Swimming-hole denizens are my tribe. We quietly exchange information about places worth checking out and share where the crowds aren’t. I’m fortunate to have friends who own ranches with secret holes to swim in and to have been invited to the Narrows, a typically off-limits miniature canyon in the Hill Country smack-dab between Blanco and Wimberley.

My obsession grew so fevered that thirty years ago my family and I left Austin for Wimberley to gain regular access to the Blanco River. I found an ideal swimming hole, and for years it has been part of my daily routine during the warm months.

Along the way, I’ve learned about karst topography and other unique features that make Texas swimming holes so abundant. I’ve also learned about the rule of capture, a Texas law that allows property owners to draw as much underground water as they wish, even at the risk of drying up a neighbor’s wells and springs. In the fifties, it effectively killed Fort Stockton’s Comanche Springs, once the largest in West Texas.

It wasn’t the first swimming hole to disappear, and it’s far from the last. In 2021, for the first time in my many summers in Wimberley, the Blanco ran so low that there wasn’t enough river to swim in. Extended drought, exploding population growth in the watershed, and aggressive groundwater pumping had reduced it to a trickling stream.

My bible, Gunnar Brune’s Springs of Texas, Volume 1, had warned me that this would happen. A technical volume published in 1981, it’s an expanded version of a 1975 report that Brune, a Fort Worth geologist, prepared for the Texas Water Development Board. He noted that the decline of Texas springs, in number and in volume, began with the first Spanish colonists and continued to the time of the book’s publication, largely as a result of agricultural, industrial, and municipal use of water, as well as the reduction in groundwater recharge.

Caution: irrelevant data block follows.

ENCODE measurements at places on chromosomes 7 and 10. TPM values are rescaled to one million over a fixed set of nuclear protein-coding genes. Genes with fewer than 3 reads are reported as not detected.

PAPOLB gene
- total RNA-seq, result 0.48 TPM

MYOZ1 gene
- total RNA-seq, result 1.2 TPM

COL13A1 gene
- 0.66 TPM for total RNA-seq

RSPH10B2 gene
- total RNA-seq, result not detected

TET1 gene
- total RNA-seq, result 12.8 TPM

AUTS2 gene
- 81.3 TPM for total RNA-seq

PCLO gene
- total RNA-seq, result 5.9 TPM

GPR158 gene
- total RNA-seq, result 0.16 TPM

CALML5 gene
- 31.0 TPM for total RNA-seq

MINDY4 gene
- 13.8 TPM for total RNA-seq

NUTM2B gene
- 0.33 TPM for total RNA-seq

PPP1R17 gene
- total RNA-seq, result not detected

That decline continues, primarily fueled by population growth. By 2005 only 17 of the 31 large springs once known in Texas remained. During the drought of 2022, Blue Hole, in Wimberley, and nearby Jacob’s Well were closed to swimming because of low or no flow. The Frio River at Concan went dry. Las Moras Springs, near Brackettville, stopped running. And this sad trend will likely only accelerate: we’re expecting a hotter, drier Hill Country in the future.

Some years back, I toured the Coal Mine Ranch in the isolated Trans-Pecos borderlands northwest of Candelaria. My host paused at a field of sun-bleached rubble. This was an ancient river delta, he said, leaning down and picking up a large rock to hand to me. Up close, I could make out the fossilized remnant of a very large turtle shell.

Will this be the fate of so many of the springs, creeks, rivers, and swimming holes that I love? Will the iconic image of our times be a minnow trapped in a shrinking puddle as the waters retreat? Or will the springs flow again and my beloved Blanco return when the rains come? So far in my lifetime, the water has always come back. But what about the next time?

Though the signs right now are dire, my faith remains strong enough that I recently ordered a new swimsuit, goggles, and earplugs. Perhaps I’m fooling myself. Perhaps hope is the only thing that springs eternal.

This article originally appeared in the February 2023 issue of Texas Monthly with the headline “C’mon in, the Water’s Finite.” Subscribe today.

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The Dallas Cowboys Used to Sell NFL Dynasties. Now They Sell Drama

https://www.texasmonthly.com/arts-entertainment/dallas-cowboys-americas-team-jerry-jones-drama-super-bowl/

My story on the Dallas Cowboys for Texas Monthly’s 50th Anniversary Issue

Illustration by Bráulio Amado; Source image: AP

Texas Icons

It’s been almost thirty years since America’s Team last played in the Super Bowl, yet fans remain hooked on Jerry Jones’s soap opera.

This article is part of Texas Monthly’s special fiftieth-anniversary issue. Read about the other icons that have defined Texas since 1973.

When the first issue of this magazine was published, the Dallas Cowboys were at the peak of their First Dynasty. They had two recent Super Bowl appearances and one championship in their back pocket, and three more Super Bowls and another championship a few years in the future. Between 1966 and 1981 they posted a remarkable 171–59–2 record and never came
close to suffering a losing season.

But the numbers don’t tell the whole story. To be living in Texas, and